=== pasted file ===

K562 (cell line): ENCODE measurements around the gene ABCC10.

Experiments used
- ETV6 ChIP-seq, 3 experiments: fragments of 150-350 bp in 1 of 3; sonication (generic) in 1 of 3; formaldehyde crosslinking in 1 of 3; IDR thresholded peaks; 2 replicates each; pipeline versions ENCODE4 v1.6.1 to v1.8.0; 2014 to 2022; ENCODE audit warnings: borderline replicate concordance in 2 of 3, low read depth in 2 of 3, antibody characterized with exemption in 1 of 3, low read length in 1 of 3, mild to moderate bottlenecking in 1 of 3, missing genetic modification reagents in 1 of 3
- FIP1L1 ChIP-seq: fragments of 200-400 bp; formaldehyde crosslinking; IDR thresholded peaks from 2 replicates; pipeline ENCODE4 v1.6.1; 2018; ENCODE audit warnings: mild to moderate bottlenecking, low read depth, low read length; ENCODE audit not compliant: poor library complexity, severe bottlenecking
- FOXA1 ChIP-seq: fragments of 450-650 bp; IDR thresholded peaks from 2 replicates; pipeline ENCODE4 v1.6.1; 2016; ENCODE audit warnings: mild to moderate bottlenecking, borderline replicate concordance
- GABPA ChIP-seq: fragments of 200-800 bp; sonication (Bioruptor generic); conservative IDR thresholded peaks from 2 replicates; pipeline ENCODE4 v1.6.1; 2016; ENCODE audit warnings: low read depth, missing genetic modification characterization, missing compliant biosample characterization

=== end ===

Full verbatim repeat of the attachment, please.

K562 (cell line): ENCODE measurements around the gene ABCC10.

Experiments used
- ETV6 ChIP-seq, 3 experiments: fragments of 150-350 bp in 1 of 3; sonication (generic) in 1 of 3; formaldehyde crosslinking in 1 of 3; IDR thresholded peaks; 2 replicates each; pipeline versions ENCODE4 v1.6.1 to v1.8.0; 2014 to 2022; ENCODE audit warnings: borderline replicate concordance in 2 of 3, low read depth in 2 of 3, antibody characterized with exemption in 1 of 3, low read length in 1 of 3, mild to moderate bottlenecking in 1 of 3, missing genetic modification reagents in 1 of 3
- FIP1L1 ChIP-seq: fragments of 200-400 bp; formaldehyde crosslinking; IDR thresholded peaks from 2 replicates; pipeline ENCODE4 v1.6.1; 2018; ENCODE audit warnings: mild to moderate bottlenecking, low read depth, low read length; ENCODE audit not compliant: poor library complexity, severe bottlenecking
- FOXA1 ChIP-seq: fragments of 450-650 bp; IDR thresholded peaks from 2 replicates; pipeline ENCODE4 v1.6.1; 2016; ENCODE audit warnings: mild to moderate bottlenecking, borderline replicate concordance
- GABPA ChIP-seq: fragments of 200-800 bp; sonication (Bioruptor generic); conservative IDR thresholded peaks from 2 replicates; pipeline ENCODE4 v1.6.1; 2016; ENCODE audit warnings: low read depth, missing genetic modification characterization, missing compliant biosample characterization